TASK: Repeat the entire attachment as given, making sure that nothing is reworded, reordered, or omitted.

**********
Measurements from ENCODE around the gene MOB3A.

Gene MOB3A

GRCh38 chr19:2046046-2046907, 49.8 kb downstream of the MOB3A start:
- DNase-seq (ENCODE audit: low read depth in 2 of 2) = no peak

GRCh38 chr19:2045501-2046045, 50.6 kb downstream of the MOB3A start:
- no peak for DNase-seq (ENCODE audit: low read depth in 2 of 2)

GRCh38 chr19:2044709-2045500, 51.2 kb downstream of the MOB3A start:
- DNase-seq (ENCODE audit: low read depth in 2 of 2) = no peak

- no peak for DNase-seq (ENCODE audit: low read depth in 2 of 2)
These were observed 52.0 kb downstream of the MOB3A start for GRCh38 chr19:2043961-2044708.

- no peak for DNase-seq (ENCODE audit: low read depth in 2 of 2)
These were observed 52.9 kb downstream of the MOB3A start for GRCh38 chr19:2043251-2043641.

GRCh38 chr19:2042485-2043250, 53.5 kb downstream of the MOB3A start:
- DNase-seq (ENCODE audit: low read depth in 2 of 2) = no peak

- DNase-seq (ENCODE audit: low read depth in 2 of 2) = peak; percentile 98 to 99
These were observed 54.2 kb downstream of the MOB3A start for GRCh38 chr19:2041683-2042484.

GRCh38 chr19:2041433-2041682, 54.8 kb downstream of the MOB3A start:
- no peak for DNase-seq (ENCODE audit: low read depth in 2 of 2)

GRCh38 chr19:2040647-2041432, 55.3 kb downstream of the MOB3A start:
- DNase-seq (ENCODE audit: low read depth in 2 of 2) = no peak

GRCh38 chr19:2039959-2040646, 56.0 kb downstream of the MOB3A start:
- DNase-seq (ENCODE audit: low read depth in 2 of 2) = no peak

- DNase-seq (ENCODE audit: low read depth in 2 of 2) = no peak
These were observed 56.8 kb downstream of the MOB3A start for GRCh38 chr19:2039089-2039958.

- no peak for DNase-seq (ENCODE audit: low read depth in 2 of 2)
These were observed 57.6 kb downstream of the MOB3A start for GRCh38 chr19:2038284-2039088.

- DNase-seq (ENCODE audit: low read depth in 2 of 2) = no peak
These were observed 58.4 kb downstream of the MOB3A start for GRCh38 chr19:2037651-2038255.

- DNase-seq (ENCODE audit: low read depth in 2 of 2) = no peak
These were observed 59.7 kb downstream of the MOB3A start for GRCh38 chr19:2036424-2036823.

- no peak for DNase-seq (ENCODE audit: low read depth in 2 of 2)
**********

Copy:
Measurements from ENCODE around the gene MOB3A.

Gene MOB3A

GRCh38 chr19:2046046-2046907, 49.8 kb downstream of the MOB3A start:
- DNase-seq (ENCODE audit: low read depth in 2 of 2) = no peak

GRCh38 chr19:2045501-2046045, 50.6 kb downstream of the MOB3A start:
- no peak for DNase-seq (ENCODE audit: low read depth in 2 of 2)

GRCh38 chr19:2044709-2045500, 51.2 kb downstream of the MOB3A start:
- DNase-seq (ENCODE audit: low read depth in 2 of 2) = no peak

- no peak for DNase-seq (ENCODE audit: low read depth in 2 of 2)
These were observed 52.0 kb downstream of the MOB3A start for GRCh38 chr19:2043961-2044708.

- no peak for DNase-seq (ENCODE audit: low read depth in 2 of 2)
These were observed 52.9 kb downstream of the MOB3A start for GRCh38 chr19:2043251-2043641.

GRCh38 chr19:2042485-2043250, 53.5 kb downstream of the MOB3A start:
- DNase-seq (ENCODE audit: low read depth in 2 of 2) = no peak

- DNase-seq (ENCODE audit: low read depth in 2 of 2) = peak; percentile 98 to 99
These were observed 54.2 kb downstream of the MOB3A start for GRCh38 chr19:2041683-2042484.

GRCh38 chr19:2041433-2041682, 54.8 kb downstream of the MOB3A start:
- no peak for DNase-seq (ENCODE audit: low read depth in 2 of 2)

GRCh38 chr19:2040647-2041432, 55.3 kb downstream of the MOB3A start:
- DNase-seq (ENCODE audit: low read depth in 2 of 2) = no peak

GRCh38 chr19:2039959-2040646, 56.0 kb downstream of the MOB3A start:
- DNase-seq (ENCODE audit: low read depth in 2 of 2) = no peak

- DNase-seq (ENCODE audit: low read depth in 2 of 2) = no peak
These were observed 56.8 kb downstream of the MOB3A start for GRCh38 chr19:2039089-2039958.

- no peak for DNase-seq (ENCODE audit: low read depth in 2 of 2)
These were observed 57.6 kb downstream of the MOB3A start for GRCh38 chr19:2038284-2039088.

- DNase-seq (ENCODE audit: low read depth in 2 of 2) = no peak
These were observed 58.4 kb downstream of the MOB3A start for GRCh38 chr19:2037651-2038255.

- DNase-seq (ENCODE audit: low read depth in 2 of 2) = no peak
These were observed 59.7 kb downstream of the MOB3A start for GRCh38 chr19:2036424-2036823.

- no peak for DNase-seq (ENCODE audit: low read depth in 2 of 2)